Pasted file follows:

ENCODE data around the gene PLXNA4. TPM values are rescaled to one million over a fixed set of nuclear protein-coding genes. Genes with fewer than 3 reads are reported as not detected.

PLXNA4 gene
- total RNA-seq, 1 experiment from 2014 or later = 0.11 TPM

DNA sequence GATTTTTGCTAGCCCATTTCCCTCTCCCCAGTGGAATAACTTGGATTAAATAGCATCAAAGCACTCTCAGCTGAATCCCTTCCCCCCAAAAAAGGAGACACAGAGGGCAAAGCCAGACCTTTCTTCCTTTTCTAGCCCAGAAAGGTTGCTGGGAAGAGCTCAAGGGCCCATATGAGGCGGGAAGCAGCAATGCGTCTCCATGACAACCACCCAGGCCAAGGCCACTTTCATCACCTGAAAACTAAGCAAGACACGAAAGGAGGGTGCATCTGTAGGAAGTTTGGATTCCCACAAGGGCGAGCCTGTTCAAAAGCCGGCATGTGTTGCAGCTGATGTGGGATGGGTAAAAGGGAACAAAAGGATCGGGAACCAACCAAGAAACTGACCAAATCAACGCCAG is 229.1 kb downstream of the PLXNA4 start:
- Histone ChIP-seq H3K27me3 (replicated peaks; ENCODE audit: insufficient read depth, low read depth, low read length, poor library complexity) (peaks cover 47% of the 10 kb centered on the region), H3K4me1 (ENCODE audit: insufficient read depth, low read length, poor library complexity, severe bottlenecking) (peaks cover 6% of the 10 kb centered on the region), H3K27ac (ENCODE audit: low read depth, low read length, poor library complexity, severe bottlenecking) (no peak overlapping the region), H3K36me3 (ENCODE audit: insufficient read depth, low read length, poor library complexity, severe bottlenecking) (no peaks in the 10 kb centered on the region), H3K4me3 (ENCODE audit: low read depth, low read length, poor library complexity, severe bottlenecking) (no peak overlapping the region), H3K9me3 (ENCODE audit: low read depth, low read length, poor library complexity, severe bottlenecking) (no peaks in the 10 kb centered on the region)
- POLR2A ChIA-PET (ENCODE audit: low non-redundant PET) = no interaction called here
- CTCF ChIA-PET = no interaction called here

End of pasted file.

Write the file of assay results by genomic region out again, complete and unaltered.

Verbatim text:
ENCODE data around the gene PLXNA4. TPM values are rescaled to one million over a fixed set of nuclear protein-coding genes. Genes with fewer than 3 reads are reported as not detected.

PLXNA4 gene
- total RNA-seq, 1 experiment from 2014 or later = 0.11 TPM

DNA sequence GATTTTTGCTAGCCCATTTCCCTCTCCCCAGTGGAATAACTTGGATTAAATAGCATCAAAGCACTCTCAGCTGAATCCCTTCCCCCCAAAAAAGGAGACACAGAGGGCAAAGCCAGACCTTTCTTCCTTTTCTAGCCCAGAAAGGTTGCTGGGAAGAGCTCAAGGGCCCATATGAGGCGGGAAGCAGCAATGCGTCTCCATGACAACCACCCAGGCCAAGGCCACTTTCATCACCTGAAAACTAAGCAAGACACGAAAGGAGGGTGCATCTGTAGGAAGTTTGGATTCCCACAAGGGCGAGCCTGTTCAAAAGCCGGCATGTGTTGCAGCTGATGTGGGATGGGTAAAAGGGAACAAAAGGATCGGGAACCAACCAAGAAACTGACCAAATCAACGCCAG is 229.1 kb downstream of the PLXNA4 start:
- Histone ChIP-seq H3K27me3 (replicated peaks; ENCODE audit: insufficient read depth, low read depth, low read length, poor library complexity) (peaks cover 47% of the 10 kb centered on the region), H3K4me1 (ENCODE audit: insufficient read depth, low read length, poor library complexity, severe bottlenecking) (peaks cover 6% of the 10 kb centered on the region), H3K27ac (ENCODE audit: low read depth, low read length, poor library complexity, severe bottlenecking) (no peak overlapping the region), H3K36me3 (ENCODE audit: insufficient read depth, low read length, poor library complexity, severe bottlenecking) (no peaks in the 10 kb centered on the region), H3K4me3 (ENCODE audit: low read depth, low read length, poor library complexity, severe bottlenecking) (no peak overlapping the region), H3K9me3 (ENCODE audit: low read depth, low read length, poor library complexity, severe bottlenecking) (no peaks in the 10 kb centered on the region)
- POLR2A ChIA-PET (ENCODE audit: low non-redundant PET) = no interaction called here
- CTCF ChIA-PET = no interaction called here